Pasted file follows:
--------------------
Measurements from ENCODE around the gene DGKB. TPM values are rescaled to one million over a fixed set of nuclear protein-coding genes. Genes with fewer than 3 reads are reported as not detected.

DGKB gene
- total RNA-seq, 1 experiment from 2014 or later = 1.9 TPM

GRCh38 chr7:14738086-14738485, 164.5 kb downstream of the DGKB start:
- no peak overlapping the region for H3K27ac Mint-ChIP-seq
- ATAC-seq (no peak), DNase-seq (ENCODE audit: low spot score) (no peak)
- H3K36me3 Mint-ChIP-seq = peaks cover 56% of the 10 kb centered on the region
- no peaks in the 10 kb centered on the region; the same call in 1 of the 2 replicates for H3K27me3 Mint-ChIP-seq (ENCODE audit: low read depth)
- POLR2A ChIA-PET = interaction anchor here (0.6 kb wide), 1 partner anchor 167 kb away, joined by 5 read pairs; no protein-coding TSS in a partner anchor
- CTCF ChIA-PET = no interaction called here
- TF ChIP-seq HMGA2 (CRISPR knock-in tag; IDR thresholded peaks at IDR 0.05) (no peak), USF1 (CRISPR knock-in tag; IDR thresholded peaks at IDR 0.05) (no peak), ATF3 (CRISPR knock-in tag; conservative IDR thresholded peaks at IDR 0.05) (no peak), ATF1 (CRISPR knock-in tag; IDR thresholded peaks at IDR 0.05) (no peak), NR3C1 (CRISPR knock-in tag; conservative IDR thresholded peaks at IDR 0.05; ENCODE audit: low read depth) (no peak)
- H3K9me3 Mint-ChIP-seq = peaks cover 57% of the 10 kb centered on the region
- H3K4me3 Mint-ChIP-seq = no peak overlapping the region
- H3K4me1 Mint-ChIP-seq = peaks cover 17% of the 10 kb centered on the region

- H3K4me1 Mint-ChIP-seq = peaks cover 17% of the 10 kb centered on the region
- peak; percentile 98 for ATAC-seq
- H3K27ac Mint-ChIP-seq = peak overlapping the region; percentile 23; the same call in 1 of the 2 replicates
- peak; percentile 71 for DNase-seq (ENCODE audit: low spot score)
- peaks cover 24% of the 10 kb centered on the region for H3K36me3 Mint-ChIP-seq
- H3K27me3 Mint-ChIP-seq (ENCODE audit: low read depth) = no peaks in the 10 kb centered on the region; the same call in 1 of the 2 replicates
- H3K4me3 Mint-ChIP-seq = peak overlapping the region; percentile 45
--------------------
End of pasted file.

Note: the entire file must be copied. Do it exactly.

Measurements from ENCODE around the gene DGKB. TPM values are rescaled to one million over a fixed set of nuclear protein-coding genes. Genes with fewer than 3 reads are reported as not detected.

DGKB gene
- total RNA-seq, 1 experiment from 2014 or later = 1.9 TPM

GRCh38 chr7:14738086-14738485, 164.5 kb downstream of the DGKB start:
- no peak overlapping the region for H3K27ac Mint-ChIP-seq
- ATAC-seq (no peak), DNase-seq (ENCODE audit: low spot score) (no peak)
- H3K36me3 Mint-ChIP-seq = peaks cover 56% of the 10 kb centered on the region
- no peaks in the 10 kb centered on the region; the same call in 1 of the 2 replicates for H3K27me3 Mint-ChIP-seq (ENCODE audit: low read depth)
- POLR2A ChIA-PET = interaction anchor here (0.6 kb wide), 1 partner anchor 167 kb away, joined by 5 read pairs; no protein-coding TSS in a partner anchor
- CTCF ChIA-PET = no interaction called here
- TF ChIP-seq HMGA2 (CRISPR knock-in tag; IDR thresholded peaks at IDR 0.05) (no peak), USF1 (CRISPR knock-in tag; IDR thresholded peaks at IDR 0.05) (no peak), ATF3 (CRISPR knock-in tag; conservative IDR thresholded peaks at IDR 0.05) (no peak), ATF1 (CRISPR knock-in tag; IDR thresholded peaks at IDR 0.05) (no peak), NR3C1 (CRISPR knock-in tag; conservative IDR thresholded peaks at IDR 0.05; ENCODE audit: low read depth) (no peak)
- H3K9me3 Mint-ChIP-seq = peaks cover 57% of the 10 kb centered on the region
- H3K4me3 Mint-ChIP-seq = no peak overlapping the region
- H3K4me1 Mint-ChIP-seq = peaks cover 17% of the 10 kb centered on the region

- H3K4me1 Mint-ChIP-seq = peaks cover 17% of the 10 kb centered on the region
- peak; percentile 98 for ATAC-seq
- H3K27ac Mint-ChIP-seq = peak overlapping the region; percentile 23; the same call in 1 of the 2 replicates
- peak; percentile 71 for DNase-seq (ENCODE audit: low spot score)
- peaks cover 24% of the 10 kb centered on the region for H3K36me3 Mint-ChIP-seq
- H3K27me3 Mint-ChIP-seq (ENCODE audit: low read depth) = no peaks in the 10 kb centered on the region; the same call in 1 of the 2 replicates
- H3K4me3 Mint-ChIP-seq = peak overlapping the region; percentile 45